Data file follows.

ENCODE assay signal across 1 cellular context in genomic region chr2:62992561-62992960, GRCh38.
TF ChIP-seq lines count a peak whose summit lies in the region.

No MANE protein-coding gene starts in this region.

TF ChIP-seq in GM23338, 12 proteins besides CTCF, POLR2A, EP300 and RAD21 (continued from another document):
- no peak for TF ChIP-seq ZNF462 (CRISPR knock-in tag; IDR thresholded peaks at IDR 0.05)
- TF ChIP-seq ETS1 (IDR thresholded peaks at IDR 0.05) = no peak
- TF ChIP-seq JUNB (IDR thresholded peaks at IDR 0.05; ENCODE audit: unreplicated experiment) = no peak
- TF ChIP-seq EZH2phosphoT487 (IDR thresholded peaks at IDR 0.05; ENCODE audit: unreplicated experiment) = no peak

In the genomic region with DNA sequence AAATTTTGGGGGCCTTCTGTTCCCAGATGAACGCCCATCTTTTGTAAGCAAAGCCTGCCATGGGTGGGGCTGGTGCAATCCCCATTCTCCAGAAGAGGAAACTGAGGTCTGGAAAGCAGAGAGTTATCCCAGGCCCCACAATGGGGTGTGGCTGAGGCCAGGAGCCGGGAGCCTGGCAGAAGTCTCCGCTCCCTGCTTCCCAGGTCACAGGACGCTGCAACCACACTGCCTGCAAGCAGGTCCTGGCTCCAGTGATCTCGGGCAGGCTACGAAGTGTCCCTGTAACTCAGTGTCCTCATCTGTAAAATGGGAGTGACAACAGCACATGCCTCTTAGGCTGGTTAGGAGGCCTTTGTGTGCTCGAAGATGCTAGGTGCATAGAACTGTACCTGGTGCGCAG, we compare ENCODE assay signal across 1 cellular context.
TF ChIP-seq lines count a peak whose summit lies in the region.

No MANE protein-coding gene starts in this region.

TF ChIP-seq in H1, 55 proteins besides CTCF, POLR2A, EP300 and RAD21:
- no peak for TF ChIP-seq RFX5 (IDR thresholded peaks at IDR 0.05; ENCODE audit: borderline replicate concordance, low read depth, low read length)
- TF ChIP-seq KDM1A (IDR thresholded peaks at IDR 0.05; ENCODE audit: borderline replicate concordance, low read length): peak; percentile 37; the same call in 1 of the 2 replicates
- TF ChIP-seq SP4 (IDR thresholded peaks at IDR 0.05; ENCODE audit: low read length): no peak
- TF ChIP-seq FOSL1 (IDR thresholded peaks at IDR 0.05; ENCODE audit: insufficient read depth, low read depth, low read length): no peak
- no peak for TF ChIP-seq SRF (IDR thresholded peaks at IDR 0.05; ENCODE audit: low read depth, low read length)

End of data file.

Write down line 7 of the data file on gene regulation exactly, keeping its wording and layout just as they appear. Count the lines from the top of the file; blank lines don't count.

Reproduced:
- TF ChIP-seq JUNB (IDR thresholded peaks at IDR 0.05; ENCODE audit: unreplicated experiment) = no peak